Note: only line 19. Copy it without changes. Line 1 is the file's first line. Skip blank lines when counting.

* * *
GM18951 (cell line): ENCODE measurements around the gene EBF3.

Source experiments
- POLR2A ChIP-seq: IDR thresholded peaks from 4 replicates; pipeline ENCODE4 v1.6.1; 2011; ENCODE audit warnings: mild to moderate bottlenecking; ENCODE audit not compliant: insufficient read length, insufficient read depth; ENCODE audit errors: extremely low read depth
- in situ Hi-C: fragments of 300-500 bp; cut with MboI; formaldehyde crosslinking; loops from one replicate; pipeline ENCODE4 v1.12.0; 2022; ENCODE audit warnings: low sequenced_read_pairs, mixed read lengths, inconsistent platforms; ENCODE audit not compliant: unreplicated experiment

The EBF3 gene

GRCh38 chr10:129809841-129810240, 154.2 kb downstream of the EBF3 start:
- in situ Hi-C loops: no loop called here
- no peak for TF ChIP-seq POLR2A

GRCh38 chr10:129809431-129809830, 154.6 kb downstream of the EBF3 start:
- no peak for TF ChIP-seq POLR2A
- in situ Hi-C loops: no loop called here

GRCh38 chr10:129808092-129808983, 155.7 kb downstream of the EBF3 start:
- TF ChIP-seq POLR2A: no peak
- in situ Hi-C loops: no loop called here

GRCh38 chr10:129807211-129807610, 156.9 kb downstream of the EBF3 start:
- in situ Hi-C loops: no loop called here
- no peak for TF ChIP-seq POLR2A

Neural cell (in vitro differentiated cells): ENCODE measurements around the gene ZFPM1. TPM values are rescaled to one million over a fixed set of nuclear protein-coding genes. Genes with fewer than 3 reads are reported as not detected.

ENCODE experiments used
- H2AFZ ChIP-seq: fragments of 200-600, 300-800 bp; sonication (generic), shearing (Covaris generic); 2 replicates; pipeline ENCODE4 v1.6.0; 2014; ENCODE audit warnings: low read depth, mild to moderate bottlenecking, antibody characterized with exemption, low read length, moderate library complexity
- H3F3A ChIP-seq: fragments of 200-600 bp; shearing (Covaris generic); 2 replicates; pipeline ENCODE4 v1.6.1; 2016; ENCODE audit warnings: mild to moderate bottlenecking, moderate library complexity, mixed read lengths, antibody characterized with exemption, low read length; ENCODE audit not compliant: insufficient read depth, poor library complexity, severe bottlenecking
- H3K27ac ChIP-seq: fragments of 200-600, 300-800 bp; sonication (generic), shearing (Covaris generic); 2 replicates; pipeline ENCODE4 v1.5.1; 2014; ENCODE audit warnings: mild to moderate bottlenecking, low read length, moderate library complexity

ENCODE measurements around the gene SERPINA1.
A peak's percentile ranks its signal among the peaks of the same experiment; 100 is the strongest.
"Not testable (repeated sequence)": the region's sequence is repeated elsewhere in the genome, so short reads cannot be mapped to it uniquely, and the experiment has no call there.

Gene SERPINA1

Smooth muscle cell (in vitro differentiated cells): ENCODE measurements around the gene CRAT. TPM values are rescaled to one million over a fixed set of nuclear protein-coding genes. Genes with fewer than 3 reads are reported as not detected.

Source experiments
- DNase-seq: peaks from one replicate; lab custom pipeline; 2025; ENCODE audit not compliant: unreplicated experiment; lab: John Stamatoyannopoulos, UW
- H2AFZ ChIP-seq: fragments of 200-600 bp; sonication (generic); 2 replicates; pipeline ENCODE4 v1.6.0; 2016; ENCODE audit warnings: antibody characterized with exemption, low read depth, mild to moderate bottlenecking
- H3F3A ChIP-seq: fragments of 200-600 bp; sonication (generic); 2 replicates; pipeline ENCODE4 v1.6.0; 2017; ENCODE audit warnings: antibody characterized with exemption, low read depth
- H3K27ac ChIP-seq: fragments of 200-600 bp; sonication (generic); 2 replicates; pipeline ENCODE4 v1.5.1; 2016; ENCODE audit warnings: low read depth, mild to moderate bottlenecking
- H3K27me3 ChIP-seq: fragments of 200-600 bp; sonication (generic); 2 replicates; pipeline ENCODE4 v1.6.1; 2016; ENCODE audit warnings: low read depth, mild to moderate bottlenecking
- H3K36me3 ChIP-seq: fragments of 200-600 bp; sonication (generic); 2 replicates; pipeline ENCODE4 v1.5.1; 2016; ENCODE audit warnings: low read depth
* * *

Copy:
ENCODE experiments used